Each year, close to 2 million people access hospice care in the United States. The decision to begin hospice revolves around thoughtful conversations with the patient, their loved ones, and their primary care physician. It is not an easy decision, but knowing the facts and gathering necessary information can ease the process for patients and families.
Common misconceptions may include the idea that hospice is giving up and only about medication, or that it is just for the last few days of life and solely for the patient themselves. Below, NVNA and Hospice’s Hospice Clinical Manager Amanda Pedretti, RN, CHPN, EOLD, speaks to some of these beliefs.
Misconception: Hospice Is Giving Up
Hospice is about honoring a patient’s dignity and quality of life, providing comfort and support to manage symptoms, and allowing for meaningful time to be spent with friends and family. Care can be administered in a variety of locations, including private residences, nursing homes, assisted living facilities, or at hospice homes like the Pat Roche Hospice Home. It is a choice to elect hospice, and that choice can be changed at any time.
Hospice offers a renewed sense of hope and peace, presenting a shift in the goals of care. The pursuit of quantity of life becomes one of quality, neither hastening nor postponing death. Patients’ lives are respected as they are treated with dignity and in a way that aligns with their personal objectives.
Misconception: Hospice Is About Medication
Hospice is a holistic, life-affirming approach to care which incorporates an interdisciplinary team of nurses, aides, chaplains, social workers, and volunteers. Not all end-of-life symptoms are physical ones: some are spiritual and psychosocial. Medication is just one aspect of what is provided to address these symptoms.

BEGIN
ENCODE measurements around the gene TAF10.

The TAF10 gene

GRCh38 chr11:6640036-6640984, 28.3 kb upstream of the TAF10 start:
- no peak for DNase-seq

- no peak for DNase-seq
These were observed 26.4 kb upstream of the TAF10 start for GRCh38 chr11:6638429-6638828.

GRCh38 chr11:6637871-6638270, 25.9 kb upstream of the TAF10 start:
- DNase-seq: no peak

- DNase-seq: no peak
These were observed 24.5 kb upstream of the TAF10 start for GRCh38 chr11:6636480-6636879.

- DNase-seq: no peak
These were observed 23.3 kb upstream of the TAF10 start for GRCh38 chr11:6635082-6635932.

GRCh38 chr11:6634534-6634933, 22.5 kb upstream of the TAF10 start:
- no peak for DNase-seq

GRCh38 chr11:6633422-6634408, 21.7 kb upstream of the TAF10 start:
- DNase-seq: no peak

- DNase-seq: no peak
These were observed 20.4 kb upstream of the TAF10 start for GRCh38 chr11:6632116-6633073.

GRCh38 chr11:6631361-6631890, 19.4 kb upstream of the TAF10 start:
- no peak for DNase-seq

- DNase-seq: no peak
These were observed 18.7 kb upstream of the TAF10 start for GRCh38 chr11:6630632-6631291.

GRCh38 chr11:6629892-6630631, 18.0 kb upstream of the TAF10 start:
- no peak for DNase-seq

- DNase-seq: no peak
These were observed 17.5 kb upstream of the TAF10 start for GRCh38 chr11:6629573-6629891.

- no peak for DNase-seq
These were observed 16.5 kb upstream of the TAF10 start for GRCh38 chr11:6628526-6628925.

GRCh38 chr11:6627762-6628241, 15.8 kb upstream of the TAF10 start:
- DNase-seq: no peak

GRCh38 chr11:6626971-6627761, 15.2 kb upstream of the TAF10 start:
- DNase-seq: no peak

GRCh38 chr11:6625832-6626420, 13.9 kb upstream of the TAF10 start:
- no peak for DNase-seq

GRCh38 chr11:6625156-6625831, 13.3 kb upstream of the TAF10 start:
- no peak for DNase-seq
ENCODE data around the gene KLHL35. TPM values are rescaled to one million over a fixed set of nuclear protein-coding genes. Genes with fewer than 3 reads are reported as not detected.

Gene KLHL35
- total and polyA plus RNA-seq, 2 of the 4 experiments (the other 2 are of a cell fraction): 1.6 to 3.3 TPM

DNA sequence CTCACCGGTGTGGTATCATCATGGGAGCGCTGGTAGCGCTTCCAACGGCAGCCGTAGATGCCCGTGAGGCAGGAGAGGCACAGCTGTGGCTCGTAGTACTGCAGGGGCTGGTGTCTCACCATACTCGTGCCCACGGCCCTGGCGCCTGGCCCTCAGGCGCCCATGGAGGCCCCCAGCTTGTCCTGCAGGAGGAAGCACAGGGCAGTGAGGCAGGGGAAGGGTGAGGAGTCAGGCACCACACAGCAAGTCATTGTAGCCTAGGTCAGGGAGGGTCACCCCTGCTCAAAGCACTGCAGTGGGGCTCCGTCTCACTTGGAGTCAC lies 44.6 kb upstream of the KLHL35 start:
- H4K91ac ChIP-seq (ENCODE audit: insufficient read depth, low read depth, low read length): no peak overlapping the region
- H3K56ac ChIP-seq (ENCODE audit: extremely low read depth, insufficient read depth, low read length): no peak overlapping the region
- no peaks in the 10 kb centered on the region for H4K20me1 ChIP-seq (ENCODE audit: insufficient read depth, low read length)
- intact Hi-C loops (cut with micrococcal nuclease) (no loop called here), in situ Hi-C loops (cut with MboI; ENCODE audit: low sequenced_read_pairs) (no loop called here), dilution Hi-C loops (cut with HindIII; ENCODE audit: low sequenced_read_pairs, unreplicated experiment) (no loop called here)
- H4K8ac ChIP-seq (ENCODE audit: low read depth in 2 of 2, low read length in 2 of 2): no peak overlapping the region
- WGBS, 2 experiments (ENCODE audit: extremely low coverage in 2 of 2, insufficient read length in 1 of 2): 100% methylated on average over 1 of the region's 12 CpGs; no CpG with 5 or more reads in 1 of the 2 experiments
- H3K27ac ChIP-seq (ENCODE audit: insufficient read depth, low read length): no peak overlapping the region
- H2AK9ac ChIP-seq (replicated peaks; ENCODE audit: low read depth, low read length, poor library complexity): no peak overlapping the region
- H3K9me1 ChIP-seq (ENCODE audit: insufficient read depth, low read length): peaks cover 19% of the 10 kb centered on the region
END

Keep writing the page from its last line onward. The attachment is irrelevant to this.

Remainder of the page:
With hospice, patients no longer receive curative care. If residing at a private home, hospice visits take place intermittently based upon each patient’s individual circumstances and needs, while hospice homes can provide the option of 24-hour care. Nurses provide medication solely for pain and symptom control to allow for comfort; meanwhile, patients receive emotional support, spiritual care, and companionship from the rest of their team to ensure all their needs are met.
Misconception: Hospice Is Only for a Patient’s Final Few Days
Hospice care is intended for anyone with a life-limiting illness who is likely to have six months or less to live if there are no interventions planned in terms of curative or treatment measures. A patient may exceed this expectancy and still receive hospice services.
Patients and families often express that they wish they had begun utilizing hospice weeks earlier due to the opportunities for acceptance, resolution, and making the most of every day as it comes.
Misconception: Hospice Is Just for the Patient
Caring for families both before and after a loved one dies is a key part of the hospice experience. Family members are always included in the decision-making process and upheld throughout the hospice journey.
Families tend to be busy immediately after a loved one passes away, with energy put towards finalizing plans and settling estates. After time, however, life becomes quiet and the loss sets in. Family caretakers must reaffirm their “old” identities. With the benefit of hospice, grieving families have a bereavement support system available for 13 months following a loved one’s death to provide guidance when they don’t know where to turn.
It is essential to know the difference hospice care can make and to not be afraid of the concept, should it arise. Amidst stress and grief, the hospice experience can provide tremendous comfort to patients and their families as they face the final stage of life.